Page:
Snoring. Surely one of the things most disruptive to sleep after a newborn baby. Anyone who’s ever tried to sleep with a newborn or a snorer in the room will know the feeling.
You’re in a really deep sleep, something disturbs you. A light snuffle (baby) a faint snort (snorer). You don’t open your eyes. If you don’t open your eyes you won’t be awake and everything will be ok. You start to drift off. A cough (baby), a light throat rumble (snorer). OK, you’re awake. You give baby a pat or gently roll the snorer onto their side. You lie down again. You’re still sleepy enough to fall straight back asleep. Just as you drift off, another cough, another rumble. (Snorer has rolled straight back over.) You repeat the steps 2 or 3 times. 90 minutes of precious sleep time have been wasted in a foggy twilight haze of half sleeping/ half waking.
A howl rents the air (baby) or an almighty snort and cough (snorer). You get up. Wide awake. Annoyed with yourself that you didn’t just get up and feed the baby as soon as it stirred or in my case, that you didn’t just get up and move to the spare room 90 minutes ago.
Now it’s 5am. The heating has been off all night. The heating in the spare room has been off since some money saving bright spark turned off the radiator. I turn on the light, crawl under the desk, turn on the radiator. I find an extra blanket and shiver under the covers until I’m warm enough to go back to sleep. The alarm goes off at 6.15. I turn it off thinking my son will come and find me at 7 as usual. I fall asleep. A friend texts at 7.30. Son is discovered in the living room playing on the computer so as not to disturb me. Pleased and exasperated at the kindness in equal measures.
Babies grow out of night feeds and eventually learn to sleep through the night. Snorers continue to hurt their throats, sleep badly and make their bedfellows miserable until they lose weight, get fit and stop drinking at bedtime. *yawn*
A word to the wise. When you wake up after a hard night’s drinking and your mouth tastes like a white wine and rabbit hutch combo, sniff the glass of water by the bed before you take a long slug from it. It may turn out to be warm, flat gin and tonic from the night before.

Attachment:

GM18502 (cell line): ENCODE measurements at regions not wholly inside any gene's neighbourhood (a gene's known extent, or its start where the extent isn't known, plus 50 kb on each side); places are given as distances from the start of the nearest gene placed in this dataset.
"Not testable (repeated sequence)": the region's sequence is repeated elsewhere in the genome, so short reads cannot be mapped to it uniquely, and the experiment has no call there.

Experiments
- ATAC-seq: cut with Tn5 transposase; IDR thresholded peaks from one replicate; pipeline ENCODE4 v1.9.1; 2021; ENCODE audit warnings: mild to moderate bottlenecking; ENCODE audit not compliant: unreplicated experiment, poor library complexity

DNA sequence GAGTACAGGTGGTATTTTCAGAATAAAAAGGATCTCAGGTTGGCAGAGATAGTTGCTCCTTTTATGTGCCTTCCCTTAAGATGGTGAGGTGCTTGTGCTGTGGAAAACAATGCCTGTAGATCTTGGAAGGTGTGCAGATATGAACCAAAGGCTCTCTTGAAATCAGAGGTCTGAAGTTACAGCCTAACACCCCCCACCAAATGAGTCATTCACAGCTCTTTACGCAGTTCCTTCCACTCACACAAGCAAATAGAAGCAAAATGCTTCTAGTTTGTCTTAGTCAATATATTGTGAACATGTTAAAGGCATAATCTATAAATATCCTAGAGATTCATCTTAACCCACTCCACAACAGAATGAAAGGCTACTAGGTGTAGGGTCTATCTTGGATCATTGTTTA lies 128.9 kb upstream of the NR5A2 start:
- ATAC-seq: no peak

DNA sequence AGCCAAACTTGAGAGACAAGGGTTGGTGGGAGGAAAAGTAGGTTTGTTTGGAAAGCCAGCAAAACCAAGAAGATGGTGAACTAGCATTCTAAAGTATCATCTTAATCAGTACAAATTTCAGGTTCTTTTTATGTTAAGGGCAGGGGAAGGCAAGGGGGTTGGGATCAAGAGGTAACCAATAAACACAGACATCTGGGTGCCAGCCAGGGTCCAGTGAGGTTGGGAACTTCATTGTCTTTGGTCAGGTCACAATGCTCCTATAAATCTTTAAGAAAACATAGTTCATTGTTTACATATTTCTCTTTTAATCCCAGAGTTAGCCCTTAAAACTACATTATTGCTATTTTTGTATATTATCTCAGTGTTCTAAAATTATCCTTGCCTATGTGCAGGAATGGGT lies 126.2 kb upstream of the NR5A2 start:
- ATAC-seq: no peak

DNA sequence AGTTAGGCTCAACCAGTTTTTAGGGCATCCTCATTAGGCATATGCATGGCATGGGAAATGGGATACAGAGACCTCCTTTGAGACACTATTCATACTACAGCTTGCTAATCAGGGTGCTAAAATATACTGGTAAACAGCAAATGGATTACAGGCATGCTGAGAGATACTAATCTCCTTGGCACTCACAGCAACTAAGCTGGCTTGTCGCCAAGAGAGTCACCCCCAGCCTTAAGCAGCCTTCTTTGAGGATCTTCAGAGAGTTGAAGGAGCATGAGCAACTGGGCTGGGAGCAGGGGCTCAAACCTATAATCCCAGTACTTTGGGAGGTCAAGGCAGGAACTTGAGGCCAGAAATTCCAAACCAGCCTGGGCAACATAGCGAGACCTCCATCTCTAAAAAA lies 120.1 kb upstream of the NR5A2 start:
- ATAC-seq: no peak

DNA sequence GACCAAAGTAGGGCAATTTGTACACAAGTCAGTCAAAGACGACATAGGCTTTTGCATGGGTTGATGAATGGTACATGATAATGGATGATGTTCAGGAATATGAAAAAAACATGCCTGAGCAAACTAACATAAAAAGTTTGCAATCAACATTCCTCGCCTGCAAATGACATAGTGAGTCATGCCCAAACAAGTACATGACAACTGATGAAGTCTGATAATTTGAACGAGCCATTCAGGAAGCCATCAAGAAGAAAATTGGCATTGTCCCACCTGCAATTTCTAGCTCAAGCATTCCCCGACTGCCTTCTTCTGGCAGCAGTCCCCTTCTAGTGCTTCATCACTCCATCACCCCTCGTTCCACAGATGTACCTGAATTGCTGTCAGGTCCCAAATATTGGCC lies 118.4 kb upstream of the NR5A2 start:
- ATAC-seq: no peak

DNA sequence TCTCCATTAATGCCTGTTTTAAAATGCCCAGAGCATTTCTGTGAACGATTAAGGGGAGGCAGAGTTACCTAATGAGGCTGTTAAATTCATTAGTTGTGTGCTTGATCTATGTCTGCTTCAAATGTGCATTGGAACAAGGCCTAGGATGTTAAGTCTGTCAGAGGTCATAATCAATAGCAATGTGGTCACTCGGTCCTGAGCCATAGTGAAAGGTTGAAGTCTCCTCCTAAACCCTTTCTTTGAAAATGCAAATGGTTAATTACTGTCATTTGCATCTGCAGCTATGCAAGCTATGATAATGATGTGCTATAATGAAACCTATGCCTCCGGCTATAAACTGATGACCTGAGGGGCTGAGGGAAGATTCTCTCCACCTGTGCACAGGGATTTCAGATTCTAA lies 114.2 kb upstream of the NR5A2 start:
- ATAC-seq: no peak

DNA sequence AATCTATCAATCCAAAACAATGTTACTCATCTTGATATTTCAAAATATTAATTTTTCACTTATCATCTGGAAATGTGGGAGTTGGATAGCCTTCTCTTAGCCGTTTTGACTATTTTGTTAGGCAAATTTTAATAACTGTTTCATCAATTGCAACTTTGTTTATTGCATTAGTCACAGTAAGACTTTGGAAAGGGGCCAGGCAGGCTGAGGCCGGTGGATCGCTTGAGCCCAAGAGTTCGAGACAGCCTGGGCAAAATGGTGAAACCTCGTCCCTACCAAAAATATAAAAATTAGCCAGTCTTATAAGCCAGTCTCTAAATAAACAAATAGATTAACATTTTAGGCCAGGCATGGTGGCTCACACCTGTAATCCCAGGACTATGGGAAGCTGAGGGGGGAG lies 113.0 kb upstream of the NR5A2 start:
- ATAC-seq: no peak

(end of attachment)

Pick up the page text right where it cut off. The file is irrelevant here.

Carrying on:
I went out for dinner last night. I ate little and drank a lot. I had been dreading the meal for days. It was organised by the woman mentioned in this blog’s inaugural post, let’s call her FS, who said my kids were “sheltered” because they had never eaten gnocchi. I went to the dinner because two people I really love to spend time with were also going. The restaurant had a tapas menu which featured no fewer than three different types of animal cheek. It may be that I am also sheltered in that the idea of eating monkfish cheek makes me a bit queasy, but there was little I fancied eating. I knew, I just knew FS would have something to say about it. I was repeatedly offered fried courgette flower, “Try it, you’ll like it”, and beef cheek “no thanks, I’ll stick to the quail”, (so sheltered, I mean quail is practically chicken), while I seethed at being talked down to and buried my annoyance under multiple and hastily consumed glasses of cava. The conversation turned, as it invariably does with a certain type of North London inhabitant, to children’s eating habits. It turned to the food provided in schools. I mentioned that my kids have their main meal of the day at school; I’m very happy with the catering there. FS opined that I was mistaken. School food is rubbish. How would she know about what my kids eat at school, I wondered aloud, since her kids go to a different one. I stalked off the Ladies to cool off a bit.
I came back to a conversation about religion. (Why, why?) I said I was a bit sad that the children celebrate Diwali, Hanukkah and other religious festivals at their secular school, but never put on a Nativity play. One of the other diners and I started to talk about how religion is taught at school. FS is of course highly opinionated on religion as well as food. Despite sitting at a table with one (albeit irregular) church goer and one former trainee religious studies teacher, FS consigned all people who believe in God to a very special place in stupidity and assumed that by definition, all God-believers are evolution-deniers. I would point out that I never, ever question atheists, nor anyone else’s belief systems. I’m not entirely sure when people started becoming so evangelical about atheism and demanding justification from anyone foolish enough to have a differing viewpoint. More cava was consumed. A taxi was called.